Advertisement
YOU ARE HERE: LAT HomeCollections

LIVING WITH WILDLIFE

Rodents Invade Engine Compartments

March 26, 2000|ANDREA KITAY | SPECIAL TO THE TIMES

Question: I live on a street where many people have the same problem. Tree squirrels or rats take up residence overnight in the engine compartments of cars parked outside. They defecate and urinate there, and the uric acid and other filth make the engine compartment look a mess, short-circuits wires and corrodes aluminum parts. What can we do?

B.B.

Pacific Palisades

Answer: Sounds like rats. And believe me, you're not alone. You can get a free, professional assessment of the situation by calling the Los Angeles County Department of Health Services' vector management program at (323) 881-4046.

They'll send an investigator to your house to get an idea what's going on and how to stop it.

The investigator will want to look at feces and any evidence of cuts and tears in rubber hoses and wires, so don't clean up before they get there or it'll be a little like cleaning up a crime scene before the detective arrives.

He or she will also look at your neighborhood's topography and your yard's landscaping to see where the rats are living and what they're eating.

The goal will be to help you eliminate or alter areas harboring the rats. Because rat problems are usually not restricted to just one house, the investigator will need to talk with your adjacent neighbors.

In fact, the department tells me the investigator is required to talk with them, although it insists the policy is nondisclosure. In other words, for folks who might be skittish about their neighbors' attitudes toward a possible rodent infestation, mum's the word from the investigator.

According to Frank Hall, chief of the vector management program, the investigator will not only assess your situation, he will show you how to use traps if necessary, and provide rodenticide, complete with instructions on its use and a disclaimer to sign.

Because rodents are such quick breeders and many homes are adjacent to wild areas, getting rid of rodents altogether can be pretty difficult.

The truth is, you may have to accept their presence outside and be content with keeping them out of the garage and house.

Mourning Doves Make Flowerpot Home

Q: Last April, two mourning doves made their home in a half-empty flowerpot on my balcony. I'm not sure how long it was before the two became four, but soon the parents started leaving together for a few hours, then all night. Then they'd reappear. What in the world were they doing, and is it possible they had another nest?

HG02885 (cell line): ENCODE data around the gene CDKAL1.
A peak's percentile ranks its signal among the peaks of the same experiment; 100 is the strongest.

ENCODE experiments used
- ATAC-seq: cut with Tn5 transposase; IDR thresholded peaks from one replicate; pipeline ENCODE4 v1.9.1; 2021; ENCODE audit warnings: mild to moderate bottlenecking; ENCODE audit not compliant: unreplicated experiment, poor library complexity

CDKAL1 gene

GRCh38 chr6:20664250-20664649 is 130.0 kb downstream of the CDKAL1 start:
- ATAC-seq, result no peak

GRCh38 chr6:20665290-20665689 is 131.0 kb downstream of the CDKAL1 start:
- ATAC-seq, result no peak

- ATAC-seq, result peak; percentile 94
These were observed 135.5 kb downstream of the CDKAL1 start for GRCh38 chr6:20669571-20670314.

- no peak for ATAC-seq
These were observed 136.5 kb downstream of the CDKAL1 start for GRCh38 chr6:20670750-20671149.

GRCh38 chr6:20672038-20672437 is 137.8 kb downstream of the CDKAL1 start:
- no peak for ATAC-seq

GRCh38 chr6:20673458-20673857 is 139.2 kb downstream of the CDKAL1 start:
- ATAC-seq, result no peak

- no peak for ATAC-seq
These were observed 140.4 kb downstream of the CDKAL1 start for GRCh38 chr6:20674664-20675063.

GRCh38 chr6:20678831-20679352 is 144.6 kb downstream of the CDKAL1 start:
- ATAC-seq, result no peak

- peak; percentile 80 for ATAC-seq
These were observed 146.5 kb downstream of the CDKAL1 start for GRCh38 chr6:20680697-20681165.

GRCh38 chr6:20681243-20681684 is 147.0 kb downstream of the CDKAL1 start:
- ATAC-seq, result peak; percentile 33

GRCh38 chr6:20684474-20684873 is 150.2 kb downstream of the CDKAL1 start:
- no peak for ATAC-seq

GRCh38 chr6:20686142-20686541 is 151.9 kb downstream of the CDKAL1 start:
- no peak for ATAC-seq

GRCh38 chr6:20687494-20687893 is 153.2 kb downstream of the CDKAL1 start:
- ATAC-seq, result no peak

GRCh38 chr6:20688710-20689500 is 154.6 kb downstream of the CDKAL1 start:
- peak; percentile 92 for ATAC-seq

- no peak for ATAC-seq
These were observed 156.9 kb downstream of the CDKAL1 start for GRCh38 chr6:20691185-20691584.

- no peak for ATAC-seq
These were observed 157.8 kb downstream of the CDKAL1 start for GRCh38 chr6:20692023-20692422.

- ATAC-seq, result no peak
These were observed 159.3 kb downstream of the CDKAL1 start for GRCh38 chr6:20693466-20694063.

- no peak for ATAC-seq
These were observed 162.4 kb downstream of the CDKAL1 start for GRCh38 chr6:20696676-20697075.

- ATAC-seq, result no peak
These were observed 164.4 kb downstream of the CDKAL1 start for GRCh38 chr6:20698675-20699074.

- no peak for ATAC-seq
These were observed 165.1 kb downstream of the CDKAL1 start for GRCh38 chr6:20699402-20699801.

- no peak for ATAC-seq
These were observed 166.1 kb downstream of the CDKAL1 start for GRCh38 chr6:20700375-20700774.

Also, another couple moved in just days after the first seemed to have left for good. Are they, in fact, the same pair or a new couple?

J.D.

Los Angeles

A: Mourning dove males are real family men. Typically, the males bring nesting materials to the nest for the female to build with, and incubate the eggs during the day while the female takes night duty.

Once the young are born, both parents feed their young with crop milk, a super-nutritious substance produced in the crop, a food-storage chamber near the esophagus.

After two weeks or so, the young birds, now fledglings, learn to fly. But unlike what children's cartoons would have you believe, it's more a process than an event.

In fact, it can take several days for fledglings to learn how to use their wings well enough to avoid such dangers as cats. During this period, the parents stick close by their young.

As way of explanation for their seemingly erratic comings and goings, many young birds, still being carefully watched over by their parents, may return to the nest the first few nights to roost. A parent may accompany them or not.

Although some species of birds can have more than one nest at a time, if conditions permit, mourning dove males do not. But they commonly have more than one clutch a year, often reusing the same nest with the same mate. So the second couple very likely may have been the same pair.

Bloodmeal Is a Dandy Rabbit Repellent

A Reader to the Rescue: I thought I'd offer a tip for other readers with rabbit problems. Sprinkle bloodmeal around the yard and flowerbeds to keep them from getting at the plants and eating them. The rabbits hate it, but it won't hurt them.

G.S.

Laguna Hills

A. How right you are! Bloodmeal is, indeed, an effective rabbit deterrent.

Certain groups of animals will react similarly to offensive tastes or smells. Researchers have discovered this principle holds true for two seemingly unlikely cohorts, rabbits and deer.

Both herbivores, they have an absolute disdain for odors that result from protein degradation. That's to say, rotten eggs, predator urine and, as you pointed out, bloodmeal.

But if you've had a tough time keeping deer out of the yard with just bloodmeal, there's a spiffy product that foresters use to protect saplings called Deer Away Big Game Repellent. Although it won't keep them out of the yard, its immediate repellency will keep them away from the plants you spray it on.

Advertisement
Los Angeles Times Articles
|
|
|